Glogg is a hot Nordic beverage consisting of wine that has been warmed with various spices, also known as mulled wine. Mulled wine has a long history of use in a variety of cultures, originally prepared to cover up the taste of wine that had gone bad. In the case of glogg, a red wine is flavored with a mix of spices typically associated with the winter, such as cinnamon, cloves, and vanilla. It has a very rich and strong taste, but is often prepared almost cloyingly sweet.
It is traditionally served piping hot with raisins and almonds added to the beverage, often with a side of sweet breads. Glogg is also available commercially as a non-alcoholic beverage produced with grape or black currant juice. Many choose to add their own spirits to Glogg for an extra winter warmer, such as brandy, rum, or vodka.
Glogg is traditionally served in small glogg mugs with little specialty spoons out of a communal glogg bowl. In the weeks surrounding Christmas, many people gather for glogg parties to welcome the holiday season, while others prefer to share glogg with friends or family over a quiet evening in.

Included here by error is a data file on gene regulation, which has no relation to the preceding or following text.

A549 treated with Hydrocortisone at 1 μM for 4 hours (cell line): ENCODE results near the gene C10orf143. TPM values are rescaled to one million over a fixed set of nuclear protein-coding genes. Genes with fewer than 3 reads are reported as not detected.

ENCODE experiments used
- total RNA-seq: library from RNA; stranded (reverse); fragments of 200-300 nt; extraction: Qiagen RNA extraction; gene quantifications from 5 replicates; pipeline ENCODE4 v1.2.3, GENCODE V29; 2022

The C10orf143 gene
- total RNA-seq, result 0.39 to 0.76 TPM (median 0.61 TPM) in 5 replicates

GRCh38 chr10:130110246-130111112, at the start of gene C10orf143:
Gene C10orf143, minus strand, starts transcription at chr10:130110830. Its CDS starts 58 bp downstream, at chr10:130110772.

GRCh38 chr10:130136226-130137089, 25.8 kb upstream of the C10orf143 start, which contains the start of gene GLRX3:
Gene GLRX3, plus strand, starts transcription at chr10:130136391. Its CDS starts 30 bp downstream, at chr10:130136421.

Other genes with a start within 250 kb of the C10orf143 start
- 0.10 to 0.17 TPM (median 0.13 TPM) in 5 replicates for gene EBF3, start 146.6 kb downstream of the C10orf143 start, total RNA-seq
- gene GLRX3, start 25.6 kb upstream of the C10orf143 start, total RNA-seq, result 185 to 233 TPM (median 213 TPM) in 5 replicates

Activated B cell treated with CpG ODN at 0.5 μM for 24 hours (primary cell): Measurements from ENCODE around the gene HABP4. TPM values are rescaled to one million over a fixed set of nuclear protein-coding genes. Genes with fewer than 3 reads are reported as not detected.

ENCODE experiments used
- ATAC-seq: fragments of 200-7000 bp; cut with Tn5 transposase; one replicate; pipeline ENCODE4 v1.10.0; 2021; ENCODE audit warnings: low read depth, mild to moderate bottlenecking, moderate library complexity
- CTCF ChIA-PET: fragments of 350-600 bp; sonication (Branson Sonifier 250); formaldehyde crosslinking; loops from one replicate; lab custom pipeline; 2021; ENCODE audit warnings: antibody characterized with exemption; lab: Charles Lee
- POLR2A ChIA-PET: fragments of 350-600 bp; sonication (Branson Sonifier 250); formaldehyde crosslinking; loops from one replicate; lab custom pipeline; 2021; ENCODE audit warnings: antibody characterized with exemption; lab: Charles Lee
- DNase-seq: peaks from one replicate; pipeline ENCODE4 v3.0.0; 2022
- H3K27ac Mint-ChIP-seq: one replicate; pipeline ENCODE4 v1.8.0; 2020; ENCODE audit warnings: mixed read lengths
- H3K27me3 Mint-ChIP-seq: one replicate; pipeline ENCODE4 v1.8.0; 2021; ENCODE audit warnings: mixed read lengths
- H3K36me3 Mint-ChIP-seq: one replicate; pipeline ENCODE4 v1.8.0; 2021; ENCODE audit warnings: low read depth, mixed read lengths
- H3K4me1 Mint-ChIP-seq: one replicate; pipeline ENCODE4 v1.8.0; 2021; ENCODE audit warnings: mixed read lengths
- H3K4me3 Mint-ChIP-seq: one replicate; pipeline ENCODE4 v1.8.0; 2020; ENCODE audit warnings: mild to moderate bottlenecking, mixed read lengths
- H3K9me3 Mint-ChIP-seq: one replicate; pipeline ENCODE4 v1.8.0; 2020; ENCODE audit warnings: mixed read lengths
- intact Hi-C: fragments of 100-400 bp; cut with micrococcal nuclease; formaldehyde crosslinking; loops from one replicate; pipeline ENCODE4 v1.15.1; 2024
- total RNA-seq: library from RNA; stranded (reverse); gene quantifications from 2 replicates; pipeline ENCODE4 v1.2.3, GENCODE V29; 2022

Beyond Europe, there are few examples of commercially produced glogg readily available other than the export glogg produced by the Saturnus company. However, numerous recipies on preparing home made glogg can be found online, and there is a wide variety of approaches to the brew. In a nutshell though, one cup of water is heated with a liberal dose of spices including clove, cinnamon, vanilla beans, and maybe orange peel or ginger. Once the mixture gets to a boil, the spices are filter out and the liquid is allowed to sit over night. When you’re ready to serve, a bottle of wine is heated with the mixture along with sugar to taste. An equal amount of black currant or grape juice can be used in the place of wine. Many other recipies include adding a fair amount of port and brandy and letting it all cook at a low heat for quite a while.
In a addition to glogg, most European countries have at least one version of mulled wine to call their own. Glogg is most similar to the German mulled wine, Gluhwein. The English and Americans have a number of mulled wines and ciders that are similar in spirit to glogg. Most Germanic countries continue to enjoy a hot winter punch called Wassail that is much like mulled wine.